Okay, all of that was a lead-in to my review of the indie horror game IMSCARED. I’m not joking when I say that my experience of the game made me question what video games even fucking are. IMSCARED is a horror game by virtue of the fact that the creator intended it to be a game, and people play it and find it horrifying and scary. It is a short horror game that utilises old-school graphics, obtuse puzzles, and meta elements like referring to files outside of the game in order to weave a story about a creepy video game creature that doesn’t want you to ever leave.
In terms of how it utilises the meta elements, I would compare it to the very well-known games Undertale and Doki Doki Literature Club! which do much the same thing, the latter of which is also a horror game. The key difference between IMSCARED and the other two is that while the other two have a plot and a meta plot, the former of which follows the lines of a standard video game, IMSCARED lacks an in-universe plot and only really exists in the form of a meta plot.
The game provided a confusing experience involving surreal horror (big win, in my books) and puzzles that were so obtuse that most of the time I solved them simply by wandering around bumping into things until the game rewarded my persistence (big loss, in my books, since I like to actually solve my puzzles). I love the graphics, especially the sprites, and the creepiness of the game works well. But I didn’t like it. I got bored of it towards the end, since I wasn’t having fun and the obtuseness of the puzzles also meant that I wasn’t being challenged. I was no longer playing it, and so it is no longer a game. For me. Naturally. Don’t come for me if you like this game.
The important part here is that other people don’t feel this way. This game had a flare of popularity because people loved the creepy, obtuse atmosphere and found the confusing elements of it engaging and immersive. This just goes to show that the kind of challenges and payoffs that people seek out and enjoy are totally different, which makes sense. In fact, I’d go further than that, and say that each person has their own unique profile of challenges and payoffs that make them feel happy when they play games, and game creators need to aim their games at the right people in order to enjoy any success.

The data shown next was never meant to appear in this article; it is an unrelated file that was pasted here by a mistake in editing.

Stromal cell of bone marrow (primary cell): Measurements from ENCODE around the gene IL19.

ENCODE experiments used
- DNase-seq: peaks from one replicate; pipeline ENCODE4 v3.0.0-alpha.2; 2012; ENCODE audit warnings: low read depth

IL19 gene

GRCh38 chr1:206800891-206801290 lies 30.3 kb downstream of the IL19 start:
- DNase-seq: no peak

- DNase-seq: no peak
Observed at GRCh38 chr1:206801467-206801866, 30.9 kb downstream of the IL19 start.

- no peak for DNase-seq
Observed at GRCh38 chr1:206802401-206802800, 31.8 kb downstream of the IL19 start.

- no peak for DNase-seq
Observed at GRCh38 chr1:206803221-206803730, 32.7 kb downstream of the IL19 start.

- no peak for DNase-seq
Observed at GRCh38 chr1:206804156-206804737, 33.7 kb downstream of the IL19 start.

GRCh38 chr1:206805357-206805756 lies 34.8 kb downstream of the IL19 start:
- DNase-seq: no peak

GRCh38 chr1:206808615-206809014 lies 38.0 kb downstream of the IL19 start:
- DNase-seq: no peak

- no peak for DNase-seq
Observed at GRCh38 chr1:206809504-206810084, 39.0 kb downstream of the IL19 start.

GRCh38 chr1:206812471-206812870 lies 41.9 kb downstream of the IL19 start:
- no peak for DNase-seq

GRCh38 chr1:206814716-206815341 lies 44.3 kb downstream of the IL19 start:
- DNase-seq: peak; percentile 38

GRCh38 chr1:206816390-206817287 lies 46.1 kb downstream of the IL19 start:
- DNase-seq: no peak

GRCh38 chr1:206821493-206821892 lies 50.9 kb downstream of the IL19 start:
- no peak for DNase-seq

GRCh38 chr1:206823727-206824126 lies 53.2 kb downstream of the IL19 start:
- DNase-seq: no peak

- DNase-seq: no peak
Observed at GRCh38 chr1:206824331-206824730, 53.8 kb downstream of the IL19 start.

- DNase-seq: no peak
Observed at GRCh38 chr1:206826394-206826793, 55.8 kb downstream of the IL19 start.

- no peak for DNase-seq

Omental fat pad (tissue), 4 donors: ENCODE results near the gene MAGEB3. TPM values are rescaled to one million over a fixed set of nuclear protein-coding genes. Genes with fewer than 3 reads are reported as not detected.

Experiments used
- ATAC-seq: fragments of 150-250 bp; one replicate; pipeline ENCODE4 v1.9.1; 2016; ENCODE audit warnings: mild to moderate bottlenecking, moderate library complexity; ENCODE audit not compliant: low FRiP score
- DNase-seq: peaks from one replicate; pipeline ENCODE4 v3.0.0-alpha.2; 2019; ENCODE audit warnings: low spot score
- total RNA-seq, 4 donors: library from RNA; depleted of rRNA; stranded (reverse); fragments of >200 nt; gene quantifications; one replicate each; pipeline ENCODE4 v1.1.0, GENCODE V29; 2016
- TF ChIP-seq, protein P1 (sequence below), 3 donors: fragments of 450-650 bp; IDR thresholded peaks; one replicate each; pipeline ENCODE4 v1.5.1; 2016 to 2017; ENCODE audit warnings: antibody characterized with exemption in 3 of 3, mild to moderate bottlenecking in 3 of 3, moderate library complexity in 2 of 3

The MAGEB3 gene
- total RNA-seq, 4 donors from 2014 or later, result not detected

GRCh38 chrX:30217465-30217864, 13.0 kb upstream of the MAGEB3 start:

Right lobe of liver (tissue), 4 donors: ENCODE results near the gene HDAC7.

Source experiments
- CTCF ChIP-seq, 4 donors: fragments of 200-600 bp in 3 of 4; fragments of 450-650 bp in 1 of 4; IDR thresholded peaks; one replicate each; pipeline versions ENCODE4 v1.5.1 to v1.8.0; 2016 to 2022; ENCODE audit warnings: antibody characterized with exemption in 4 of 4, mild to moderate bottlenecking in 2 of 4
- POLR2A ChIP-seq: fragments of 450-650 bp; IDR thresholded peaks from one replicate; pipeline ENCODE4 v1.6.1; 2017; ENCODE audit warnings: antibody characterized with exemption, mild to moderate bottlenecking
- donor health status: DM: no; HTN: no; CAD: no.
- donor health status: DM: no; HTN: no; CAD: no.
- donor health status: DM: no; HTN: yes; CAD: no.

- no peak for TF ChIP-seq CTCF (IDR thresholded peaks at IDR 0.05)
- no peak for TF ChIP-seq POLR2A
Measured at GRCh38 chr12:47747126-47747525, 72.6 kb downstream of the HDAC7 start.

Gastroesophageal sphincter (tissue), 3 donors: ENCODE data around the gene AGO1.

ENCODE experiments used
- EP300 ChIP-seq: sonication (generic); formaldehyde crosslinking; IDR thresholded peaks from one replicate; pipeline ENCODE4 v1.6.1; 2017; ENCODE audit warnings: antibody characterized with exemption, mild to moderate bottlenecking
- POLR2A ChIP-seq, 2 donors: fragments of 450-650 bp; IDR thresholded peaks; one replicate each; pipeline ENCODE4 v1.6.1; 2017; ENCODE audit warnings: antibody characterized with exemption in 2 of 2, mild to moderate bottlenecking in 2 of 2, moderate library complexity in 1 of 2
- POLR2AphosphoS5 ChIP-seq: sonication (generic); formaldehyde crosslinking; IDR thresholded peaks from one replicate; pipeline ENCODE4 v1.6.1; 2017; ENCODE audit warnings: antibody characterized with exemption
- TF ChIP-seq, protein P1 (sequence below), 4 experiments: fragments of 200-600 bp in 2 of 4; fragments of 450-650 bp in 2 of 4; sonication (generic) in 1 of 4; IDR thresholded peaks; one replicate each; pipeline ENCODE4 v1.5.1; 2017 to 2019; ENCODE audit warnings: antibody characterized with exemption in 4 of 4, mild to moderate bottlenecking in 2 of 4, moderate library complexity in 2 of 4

What I can assume from here is that problems with video games come from when this challenge, payoff, and player selection do not work how they should. If it all works properly, then either the challenge is fun, because the gameplay is a romp or you’re bonding with fellow players or it’s funny, or the payoff is satisfying, because you feel a sense of achievement from success, or you get some kind of reward, or because it’s over, I don’t know. I enjoy games because I like the feeling I get from completing challenges that felt hard at first, and because I love a good story. So, IMSCARED didn’t suit me because the challenges weren’t the right level for me, and the story (or lack thereof) wasn’t catching me. I’ll probably expand out these thoughts in a later essay.
I didn’t enjoy IMSCARED, but playing it did lead me to have many philosophical discussions with my friends about what games are, and why we play them. So, overall, I would rate the game a success in that respect. The sprite art is absolutely lovely, and there’s a lot to love about the atmosphere of IMSCARED. It’s just not, well, a game. Not to me, anyway. It’s a topic of debate, so I don’t expect people to agree with me. What do you think?